[ppml] Counsel statement on Legacy assignments?
dean at av8.com
Fri Oct 5 16:23:04 EDT 2007
On Fri, 5 Oct 2007, John Curran wrote:
> Everyone who received address space received it under the
> direction of the IANA (and indirectly, the US government)
> prior to their respective RIR being formed. The absence of
> a formal contract for such assignments means that there
> are many possible interpretations as to the particular rights
> and obligations of the parties.
Yes, a court determines implied contract terms, sometimes by looking at
previous performance of a long period of time. Of course, there is no
dispute that a contract exists, just a dispute about the terms of the
contract. ARIN is not giving out any free services to people without a
> In any case, both legacy holders and ARIN appear to have
> obligations to the community. ARIN will certainly do as the
> community directs, but one wonders if the legacy community
> would like us all to forget their community obligations and
> simply pretend that their assignments were done in a total
> contractual and community obligation vacuum...
And just what, exactly, is ARIN spending on maintaining Legacy records?
ARIN already has such a huge surplus that it strains non-profit status
to have such profit: ARIN can now operate for something like 7 years
with no further income. If the crowd that says IPv4 will end in 3 years
is right, we should be expecting __payments__ from ARIN, instead of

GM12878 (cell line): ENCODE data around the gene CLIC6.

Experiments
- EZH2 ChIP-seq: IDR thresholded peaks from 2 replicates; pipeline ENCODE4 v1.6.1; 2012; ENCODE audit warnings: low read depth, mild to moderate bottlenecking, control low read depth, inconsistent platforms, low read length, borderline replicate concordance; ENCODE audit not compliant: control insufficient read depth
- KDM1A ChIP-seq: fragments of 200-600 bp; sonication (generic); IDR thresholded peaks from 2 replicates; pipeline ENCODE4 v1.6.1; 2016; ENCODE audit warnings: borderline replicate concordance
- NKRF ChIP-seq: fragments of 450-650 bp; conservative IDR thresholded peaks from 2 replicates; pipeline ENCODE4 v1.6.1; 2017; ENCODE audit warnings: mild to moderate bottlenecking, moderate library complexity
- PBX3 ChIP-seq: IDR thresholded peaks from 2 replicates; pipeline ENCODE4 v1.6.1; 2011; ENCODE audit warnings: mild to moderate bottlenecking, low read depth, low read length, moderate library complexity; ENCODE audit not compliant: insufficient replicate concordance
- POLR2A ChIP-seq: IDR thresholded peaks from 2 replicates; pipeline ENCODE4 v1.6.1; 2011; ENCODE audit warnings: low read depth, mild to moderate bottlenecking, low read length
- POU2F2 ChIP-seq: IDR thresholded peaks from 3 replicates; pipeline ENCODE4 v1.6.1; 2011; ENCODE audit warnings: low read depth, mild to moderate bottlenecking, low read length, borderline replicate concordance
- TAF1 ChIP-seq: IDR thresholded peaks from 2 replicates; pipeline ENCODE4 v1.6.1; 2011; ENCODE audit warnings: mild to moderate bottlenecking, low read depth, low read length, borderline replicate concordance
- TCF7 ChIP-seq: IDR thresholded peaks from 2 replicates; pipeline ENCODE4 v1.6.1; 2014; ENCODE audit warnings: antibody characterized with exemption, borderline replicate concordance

fees. It seems a bit disingenuous to argue that ARIN needs to reduce
costs by doing something to Legacy holders.
As space runs out, Legacy holders (and non-legacy holders, too) will
find ways to utilize their space more effectively. Market forces will
take care of that. There is no credible argument that they aren't
utilizing that space pretty well now. Its that simple. The argument
that somehow legacy holders aren't meeting their obligations to the
community is entirely groundless, baseless, offensive nonsense. The
legacy holders made this network; if it weren't for the legacy's you'd
be running something from ISO, the ITU, SNA, Decnet, Novell, etc.
There would certainly be commercial networks, but it wouldn't be this
If it weren't for companies like OSF, Nearnet wouldn't have had a backup
link to DEC for its flaky Microwave, and John Curran wouldn't be a
'hero'. If it weren't for the OSF, none of you would be running
FreeBSD, or OpenBSD; OSF funded the completion of the free BSD 4.4
source, on which all these are based. There's a lot more, and that's
just my little corner. Other Legacy's did much more. Personally, I'm
getting kind of tired of people bashing legacy's, especially those
people who benefited so handsomely from the quiet, unpaid help that
Legacies gave them.
ARIN has no legal or moral authority to take Legacy space and give it to
someone else, merely because those new people are better connected with
Basically, all that is going on is a fabricated pretension of anarchy
and a defamation of Legacy holders in order to justify a theft of
government assigned rights from legacy holders.
However, the question that started this particular thread still hasn't
been answered: Has ARIN made a definitive statement on the legal rights
of Legacys? Sprunk says yes. I say no. ARIN?
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